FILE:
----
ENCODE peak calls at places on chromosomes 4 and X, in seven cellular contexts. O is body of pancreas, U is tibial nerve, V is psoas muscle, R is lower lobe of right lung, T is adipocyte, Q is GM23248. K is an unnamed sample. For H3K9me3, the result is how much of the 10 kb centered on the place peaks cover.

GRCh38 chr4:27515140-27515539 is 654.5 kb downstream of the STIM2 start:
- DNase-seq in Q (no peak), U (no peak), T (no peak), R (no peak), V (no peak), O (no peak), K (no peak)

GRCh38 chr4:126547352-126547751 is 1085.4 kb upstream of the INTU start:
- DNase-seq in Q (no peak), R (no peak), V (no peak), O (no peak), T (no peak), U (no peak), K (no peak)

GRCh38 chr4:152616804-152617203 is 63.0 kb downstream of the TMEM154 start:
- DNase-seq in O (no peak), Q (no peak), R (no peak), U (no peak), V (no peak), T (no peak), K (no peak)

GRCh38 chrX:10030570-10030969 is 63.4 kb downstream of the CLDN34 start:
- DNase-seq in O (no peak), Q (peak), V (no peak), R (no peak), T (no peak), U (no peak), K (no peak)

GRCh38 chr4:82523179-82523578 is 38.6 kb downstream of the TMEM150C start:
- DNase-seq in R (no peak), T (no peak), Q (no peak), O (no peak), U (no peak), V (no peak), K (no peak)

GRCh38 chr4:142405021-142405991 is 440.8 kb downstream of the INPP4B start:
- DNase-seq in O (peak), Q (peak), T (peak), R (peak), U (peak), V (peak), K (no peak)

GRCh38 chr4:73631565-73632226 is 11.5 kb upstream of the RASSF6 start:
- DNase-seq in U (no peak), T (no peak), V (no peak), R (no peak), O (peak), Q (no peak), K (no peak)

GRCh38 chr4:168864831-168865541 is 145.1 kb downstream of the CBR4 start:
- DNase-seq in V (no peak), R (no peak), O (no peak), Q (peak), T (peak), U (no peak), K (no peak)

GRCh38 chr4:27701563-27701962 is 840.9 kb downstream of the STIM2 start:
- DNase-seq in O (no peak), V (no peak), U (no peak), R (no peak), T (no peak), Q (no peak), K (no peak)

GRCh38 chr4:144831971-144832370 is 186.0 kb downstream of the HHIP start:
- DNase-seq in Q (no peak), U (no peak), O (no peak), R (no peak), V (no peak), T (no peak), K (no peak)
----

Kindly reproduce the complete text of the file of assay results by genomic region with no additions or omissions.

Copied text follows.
ENCODE peak calls at places on chromosomes 4 and X, in seven cellular contexts. O is body of pancreas, U is tibial nerve, V is psoas muscle, R is lower lobe of right lung, T is adipocyte, Q is GM23248. K is an unnamed sample. For H3K9me3, the result is how much of the 10 kb centered on the place peaks cover.

GRCh38 chr4:27515140-27515539 is 654.5 kb downstream of the STIM2 start:
- DNase-seq in Q (no peak), U (no peak), T (no peak), R (no peak), V (no peak), O (no peak), K (no peak)

GRCh38 chr4:126547352-126547751 is 1085.4 kb upstream of the INTU start:
- DNase-seq in Q (no peak), R (no peak), V (no peak), O (no peak), T (no peak), U (no peak), K (no peak)

GRCh38 chr4:152616804-152617203 is 63.0 kb downstream of the TMEM154 start:
- DNase-seq in O (no peak), Q (no peak), R (no peak), U (no peak), V (no peak), T (no peak), K (no peak)

GRCh38 chrX:10030570-10030969 is 63.4 kb downstream of the CLDN34 start:
- DNase-seq in O (no peak), Q (peak), V (no peak), R (no peak), T (no peak), U (no peak), K (no peak)

GRCh38 chr4:82523179-82523578 is 38.6 kb downstream of the TMEM150C start:
- DNase-seq in R (no peak), T (no peak), Q (no peak), O (no peak), U (no peak), V (no peak), K (no peak)

GRCh38 chr4:142405021-142405991 is 440.8 kb downstream of the INPP4B start:
- DNase-seq in O (peak), Q (peak), T (peak), R (peak), U (peak), V (peak), K (no peak)

GRCh38 chr4:73631565-73632226 is 11.5 kb upstream of the RASSF6 start:
- DNase-seq in U (no peak), T (no peak), V (no peak), R (no peak), O (peak), Q (no peak), K (no peak)

GRCh38 chr4:168864831-168865541 is 145.1 kb downstream of the CBR4 start:
- DNase-seq in V (no peak), R (no peak), O (no peak), Q (peak), T (peak), U (no peak), K (no peak)

GRCh38 chr4:27701563-27701962 is 840.9 kb downstream of the STIM2 start:
- DNase-seq in O (no peak), V (no peak), U (no peak), R (no peak), T (no peak), Q (no peak), K (no peak)

GRCh38 chr4:144831971-144832370 is 186.0 kb downstream of the HHIP start:
- DNase-seq in Q (no peak), U (no peak), O (no peak), R (no peak), V (no peak), T (no peak), K (no peak)